The Hoover Dam (originally known as the Boulder Dam), which holds back the mighty Colorado River forming Lake Mead, is located on the Arizona-Nevada border on Highway 93. It's 30 miles southeast of Las Vegas.
It's a popular tourist destination whose Bureau of Reclamation tour alone draws nearly 1 million visitors every year. The bureau has been leading visitors through the dam and power plant since the '30s. It is no less impressive today.
If you want to visit the Hoover Dam, the first place to start is at the visitor center. Here, you can make your reservations, get the opening hours, learn about special events, and more.
Look for the warning signs before you cross the Hoover Dam. Not all types of vehicles are allowed to cross the dam. Even better, do a little research on the important information before you leave. You might be surprised to know that RVs and rental trucks can cross the dam (but they may be inspected).
Stopping for the View
It's tempting to want to stop and take photos of the Hoover Dam or just pause and take it all in. Look for the many pullouts to safely do this. Don't stop on the street.
The visitors center is on the Nevada side of the dam and it can be a bit more crowded but is another place to park. If you want covered parking or primo parking spots, be prepared to pay. Oversized vehicles, those with trailers and recreational vehicles can't park in the garage closest to the visitors center, though. They have to park in a lot on the Arizona side of the dam. If you're on a budget, you can find lots on the Arizona side a bit further up the canyon that offers free parking, if you don't mind the walk across. There is a closer lot on the Arizona side that costs a fee.
The visitor center is open at 9 am. and closes at 5 pm. The Hoover Dam Visitor Center is open every day of the year except for Thanksgiving and Christmas.
You can head out on the Dam tour which is available on a first come, first served basis for those over 8 years of age. (Younger children cannot go on the tour.) For those wanting to see the Power Plant, too, you can reserve a ticket online or at the visitors center. All ages are allowed on the Power Plant tour. Neither tour is accessible for those in wheelchairs or with limited mobility.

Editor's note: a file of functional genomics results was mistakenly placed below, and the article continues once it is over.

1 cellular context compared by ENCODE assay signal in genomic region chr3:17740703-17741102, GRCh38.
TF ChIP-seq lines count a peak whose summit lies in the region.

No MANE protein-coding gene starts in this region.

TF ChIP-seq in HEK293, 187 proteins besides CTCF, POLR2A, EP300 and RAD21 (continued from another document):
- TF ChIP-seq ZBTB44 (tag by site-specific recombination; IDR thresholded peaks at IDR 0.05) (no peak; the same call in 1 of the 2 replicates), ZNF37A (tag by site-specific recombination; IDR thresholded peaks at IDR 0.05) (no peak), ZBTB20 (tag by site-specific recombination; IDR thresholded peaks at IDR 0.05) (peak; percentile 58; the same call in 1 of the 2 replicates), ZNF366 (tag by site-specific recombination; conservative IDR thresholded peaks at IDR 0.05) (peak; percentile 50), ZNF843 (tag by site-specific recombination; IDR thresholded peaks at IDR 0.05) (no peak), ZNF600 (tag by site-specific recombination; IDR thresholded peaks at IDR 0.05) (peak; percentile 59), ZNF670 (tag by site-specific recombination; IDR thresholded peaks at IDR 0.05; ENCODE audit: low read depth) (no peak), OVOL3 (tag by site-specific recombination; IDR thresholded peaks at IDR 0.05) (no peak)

On the Cheap
Yes, you can enjoy the Dam for free. Park in one of the free parking areas and walk across the dam. There are plenty of great photo opportunities and interesting information posted along the way. Look up as you walk and see another marvel of engineering: the construction of an immense bridge across the river just downstream from Hoover Dam. This is on the Hoover Dam Bypass.
The construction of the Hoover Dam originally named the Boulder Dam, backed up the Colorado River, resulting in the formation of Lake Mead. The dam was completed in five years. The contractors were allowed seven years from April 20, 1931, but concrete placement in the dam was completed May 29, 1935, and all features were completed by March 1, 1936.
Nearby Boulder City was built in 1931 to house the dam workers. It is the only city in Nevada where gambling is illegal. Visitors can enjoy antique shopping and restaurants.
Shopping, Food, and Restrooms
There are restrooms in the visitors center, parking garage, adjacent to the Old Exhibit Building and in the downstream face towers on top of the dam. There is a food concession at the dam.
Shopping for a souvenir? You'll find some interesting things at the gift shop on the lower floor of the parking garage.
The Hoover Dam is a major attraction. It is worth visiting, but you may want to avoid the crowds. The slowest months for visitation are January and February. The least crowded time of day for tours is from 9 am. until 10:30 am. and 3 pm. until 4:45 pm.
Remember that you are in the desert. It can get hot at Hoover Dam (lots of concrete, remember?). Dress accordingly and bring water.
When you are at the Hoover Dam, be sure and take the time to look at the Hoover Dam Bypass. The bridge over the Colorado River is viewable from the dam and as you drive across. The immense bridge is both amazing and scary. It is 900 feet above the river, making it the world's highest concrete arch bridge and the second-highest bridge in the United States, behind the Royal Gorge Bridge in Colorado.
The main part of the bypass, which rerouted the highway to have fewer sharp turns, is named the Mike O'Callaghan–Pat Tillman Memorial Bridge. The bypass opened in 2010.